ITMO I3M resulted from the linking of the themes “Microbiology and infectious diseases” and “Immunology and inflammation.” It aims to create a continuum between these areas of research, and develop a strategic coherence for coping with challenges, which for the most part are nearly daily societal concerns such as the emergence and re-emergence of pathogens, chronic infections, neglected infectious diseases, transmission, resistance to treatments, immunodeficiencies, inflammatory diseases, allergies, autoimmune diseases and transplantation. The response to these challenges is supported by new developments in vaccinology, biotherapies, and cell- and gene-based therapies.
The areas of research coordinated by ITMO I3M are very productive, and are often a source of pioneering concepts and crowned with success, as witnessed by the awarding of the prestigious Japan Prize to Professor Alain Fischer in January 2015, and of Nobel prizes in Medicine to Profs Françoise Barré-Sinoussi and Luc Montagnier in 2008, and to Prof. Jules Hoffmann in 2011. This international recognition, maintained for many years, puts France in the forefront these disciplines.
Infectious and parasitic diseases are the second most common cause of mortality worldwide (approximately 26% of overall mortality, i.e. 17 million deaths a year). They also affect countries unevenly, depending on their geographic location and level of development.
French research on infectious and parasitic diseases currently faces several challenges:
Immunology is undeniably a pivotal part of medicine, and a source of prophylactic solutions (vaccines) and therapeutic agents in many medical disciplines. Although the growing body of knowledge allows a better understanding of the development and maintenance of the body’s defence mechanisms, it has been observed that any malfunction/dysregulation, disruption in homeostasis or abnormality is a source of inflammatory, allergic, or autoimmune disease, or disease associated with impaired tolerance or deficiencies in the immune defences. Whether acute or chronic, these diseases have a significant impact on public health, and because their incidence is constantly rising, they constitute a major challenge to health. Moreover, support for the development of basic research is essential, particularly in the following areas:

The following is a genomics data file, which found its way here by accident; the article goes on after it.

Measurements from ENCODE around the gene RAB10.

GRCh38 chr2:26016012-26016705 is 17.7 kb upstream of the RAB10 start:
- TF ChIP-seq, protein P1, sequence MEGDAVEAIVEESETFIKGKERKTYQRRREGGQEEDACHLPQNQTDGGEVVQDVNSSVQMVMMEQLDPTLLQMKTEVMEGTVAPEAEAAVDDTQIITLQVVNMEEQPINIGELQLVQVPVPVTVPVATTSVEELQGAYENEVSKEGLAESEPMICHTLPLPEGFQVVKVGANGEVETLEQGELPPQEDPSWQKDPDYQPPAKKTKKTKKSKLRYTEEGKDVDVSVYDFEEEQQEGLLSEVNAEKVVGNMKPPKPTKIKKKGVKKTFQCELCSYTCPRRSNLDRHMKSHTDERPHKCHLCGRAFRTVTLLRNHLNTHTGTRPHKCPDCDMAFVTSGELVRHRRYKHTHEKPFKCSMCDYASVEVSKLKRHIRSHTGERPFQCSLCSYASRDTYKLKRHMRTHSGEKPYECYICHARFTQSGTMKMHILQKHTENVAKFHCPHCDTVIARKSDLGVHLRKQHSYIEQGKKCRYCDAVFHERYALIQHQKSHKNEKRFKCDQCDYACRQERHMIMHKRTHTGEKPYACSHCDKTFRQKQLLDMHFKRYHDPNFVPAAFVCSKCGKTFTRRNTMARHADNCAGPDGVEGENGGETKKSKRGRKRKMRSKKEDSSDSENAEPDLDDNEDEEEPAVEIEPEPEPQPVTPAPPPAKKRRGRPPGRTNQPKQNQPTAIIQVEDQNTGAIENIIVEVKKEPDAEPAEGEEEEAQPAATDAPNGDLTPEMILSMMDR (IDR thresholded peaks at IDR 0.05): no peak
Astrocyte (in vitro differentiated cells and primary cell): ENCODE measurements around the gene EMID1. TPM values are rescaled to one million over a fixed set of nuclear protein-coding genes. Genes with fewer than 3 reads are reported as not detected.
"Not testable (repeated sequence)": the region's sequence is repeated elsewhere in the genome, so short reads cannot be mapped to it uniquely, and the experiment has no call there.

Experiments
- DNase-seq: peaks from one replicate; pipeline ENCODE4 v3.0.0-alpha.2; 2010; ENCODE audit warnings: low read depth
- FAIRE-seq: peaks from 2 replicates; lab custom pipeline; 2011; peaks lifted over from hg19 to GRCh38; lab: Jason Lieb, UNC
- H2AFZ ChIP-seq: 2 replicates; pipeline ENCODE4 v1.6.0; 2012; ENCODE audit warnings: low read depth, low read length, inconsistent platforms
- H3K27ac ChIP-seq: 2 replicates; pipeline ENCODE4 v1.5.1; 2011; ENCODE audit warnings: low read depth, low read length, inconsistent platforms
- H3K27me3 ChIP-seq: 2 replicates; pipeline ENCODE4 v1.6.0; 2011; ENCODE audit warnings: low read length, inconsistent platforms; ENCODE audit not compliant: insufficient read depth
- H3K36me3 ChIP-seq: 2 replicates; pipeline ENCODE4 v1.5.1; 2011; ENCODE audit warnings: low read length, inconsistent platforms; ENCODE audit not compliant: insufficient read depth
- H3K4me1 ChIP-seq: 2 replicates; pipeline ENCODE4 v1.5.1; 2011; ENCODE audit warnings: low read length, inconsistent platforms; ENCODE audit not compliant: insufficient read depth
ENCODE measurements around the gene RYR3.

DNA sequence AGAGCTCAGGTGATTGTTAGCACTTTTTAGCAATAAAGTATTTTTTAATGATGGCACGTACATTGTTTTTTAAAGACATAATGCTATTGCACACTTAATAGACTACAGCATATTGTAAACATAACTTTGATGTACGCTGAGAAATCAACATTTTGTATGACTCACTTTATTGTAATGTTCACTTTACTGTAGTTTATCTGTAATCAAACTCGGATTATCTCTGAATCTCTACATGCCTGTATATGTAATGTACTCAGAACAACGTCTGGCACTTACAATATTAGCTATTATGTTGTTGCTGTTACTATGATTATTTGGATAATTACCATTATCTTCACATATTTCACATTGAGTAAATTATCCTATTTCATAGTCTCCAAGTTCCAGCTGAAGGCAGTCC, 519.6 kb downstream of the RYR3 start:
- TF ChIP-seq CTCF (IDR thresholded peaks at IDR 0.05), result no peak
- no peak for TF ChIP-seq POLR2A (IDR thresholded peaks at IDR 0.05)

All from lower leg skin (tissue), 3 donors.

In addition to these themes, another purpose of ITMO I3M is to conduct reflection and the organisation of research on the following themes:
Research in partnership with the southern countries, and establishment of coordinated actions
Created in March 2010, the Aviesan Sud group provides geostrategic coordination for “French” research in “southern” countries. The goal is the development of new products, as well as the production and distribution of effective drugs that are no longer being manufactured, or in areas that have been abandoned by the pharmaceutical industry because they are unprofitable.
Three coordinated actions have been established, for malaria, tuberculosis and neglected infectious diseases.
These coordinated actions, each of which relies on a steering committee of ten or so members, are aimed at assisting these scientific communities to structure and coordinate responses to calls for proposals (such as the European & Developing Countries Clinical Trials Partnership, EDCTP, 5%), to reflect on the major scientific issues of the discipline (by organising colloquia and half-days of study), and to enable a better dialogue between researchers from different institutions by placing digital resources at their disposal (a Web platform, an online directory, and a website).
Research in between-crises and crisis settings:
Our societies, both locally and globally, are regularly confronted by health crises associated with emerging infectious diseases, usually of viral or bacterial origin. Unfortunately, in most countries, suitable schemes for coping with these crises are inadequate or even absent.
In June 2013, the ITMO established a consortium called REACTing (REsearch and ACTion targeting emerging infectious diseases) to 1) improve preparation for research in periods between crises and 2) fund and put in place research projects during periods of epidemic crisis. This consortium is organised around a steering committee of some 15 specialists in human health and animal health, and relies on a scientific committee of 8 members and methodological centres located in the North (F. Mentré, Bichat University Hospital) and the South (A. Fontanet, Institut Pasteur).
The REACTing scheme made it possible to enlist French research teams for the chikungunya epidemic in the Antilles, and for Ebola from the time the first cases were notified. In October 2014, it was strengthened by the establishment of the Ebola task-force, a specific interministerial organisation coordinated by Prof. Jean-François Delfraissy, to manage actions to combat the virus by pursuing three main objectives: (i) control and eradication of the epidemic; (ii) management of other health emergencies unrelated to Ebola; (iii) anticipation of coming crises.
Director: Yazdan Yazdanpanah
Co-Director: Bruno Lucas
Deputy Directors: Evelyne Jouvin-Marche and Bernadette Murgue
Scientific advisor: Patrice Debré
Assignment managers: Yoann Allier and Sandrine Rodriguez
Assistant: Christelle Hubert
ITMO I3M Expert Committee: Brigitte AUTRAN, Ulrich BLANK, Philippe BOUSSO, Frédéric BRINGAUD, Priscille BRODIN, Sophie BROUARD, Michel COGNE, François-Loïc COSSET, Xavier De LAMBALLERIE, Geneviève De SAINT BASILE, Jean-Claude DESENCLOS, Roger LE GRAND, Marc LECUIT, Thierry LEFRANCOIS, Thierry PINEAU, Marie-Cécile PLOY, Dominique PONTIER, Philippe SANSONETTI, Frédéric SIMARD, Naomi TAYLOR, Anne TISCOPOULOS, Jean Nicolas TOURNIER, Eric VIVIER, Jacques VOLCKMANN and Yazdan YAZDANPANAH